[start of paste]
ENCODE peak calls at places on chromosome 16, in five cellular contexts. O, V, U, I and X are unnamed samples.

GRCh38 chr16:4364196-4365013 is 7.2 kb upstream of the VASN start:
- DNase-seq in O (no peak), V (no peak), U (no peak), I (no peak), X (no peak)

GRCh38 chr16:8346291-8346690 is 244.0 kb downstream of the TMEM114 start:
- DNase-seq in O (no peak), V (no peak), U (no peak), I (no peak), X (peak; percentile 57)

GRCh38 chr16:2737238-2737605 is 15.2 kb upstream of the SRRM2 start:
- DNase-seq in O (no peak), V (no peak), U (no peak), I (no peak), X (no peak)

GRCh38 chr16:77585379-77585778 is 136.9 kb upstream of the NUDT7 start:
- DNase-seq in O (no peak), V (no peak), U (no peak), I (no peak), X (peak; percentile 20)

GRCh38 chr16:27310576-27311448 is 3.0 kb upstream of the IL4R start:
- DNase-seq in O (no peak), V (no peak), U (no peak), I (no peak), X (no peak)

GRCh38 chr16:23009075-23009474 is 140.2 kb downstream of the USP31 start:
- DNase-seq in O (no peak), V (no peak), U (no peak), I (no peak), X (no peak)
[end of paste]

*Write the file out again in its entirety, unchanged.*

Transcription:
ENCODE peak calls at places on chromosome 16, in five cellular contexts. O, V, U, I and X are unnamed samples.

GRCh38 chr16:4364196-4365013 is 7.2 kb upstream of the VASN start:
- DNase-seq in O (no peak), V (no peak), U (no peak), I (no peak), X (no peak)

GRCh38 chr16:8346291-8346690 is 244.0 kb downstream of the TMEM114 start:
- DNase-seq in O (no peak), V (no peak), U (no peak), I (no peak), X (peak; percentile 57)

GRCh38 chr16:2737238-2737605 is 15.2 kb upstream of the SRRM2 start:
- DNase-seq in O (no peak), V (no peak), U (no peak), I (no peak), X (no peak)

GRCh38 chr16:77585379-77585778 is 136.9 kb upstream of the NUDT7 start:
- DNase-seq in O (no peak), V (no peak), U (no peak), I (no peak), X (peak; percentile 20)

GRCh38 chr16:27310576-27311448 is 3.0 kb upstream of the IL4R start:
- DNase-seq in O (no peak), V (no peak), U (no peak), I (no peak), X (no peak)

GRCh38 chr16:23009075-23009474 is 140.2 kb downstream of the USP31 start:
- DNase-seq in O (no peak), V (no peak), U (no peak), I (no peak), X (no peak)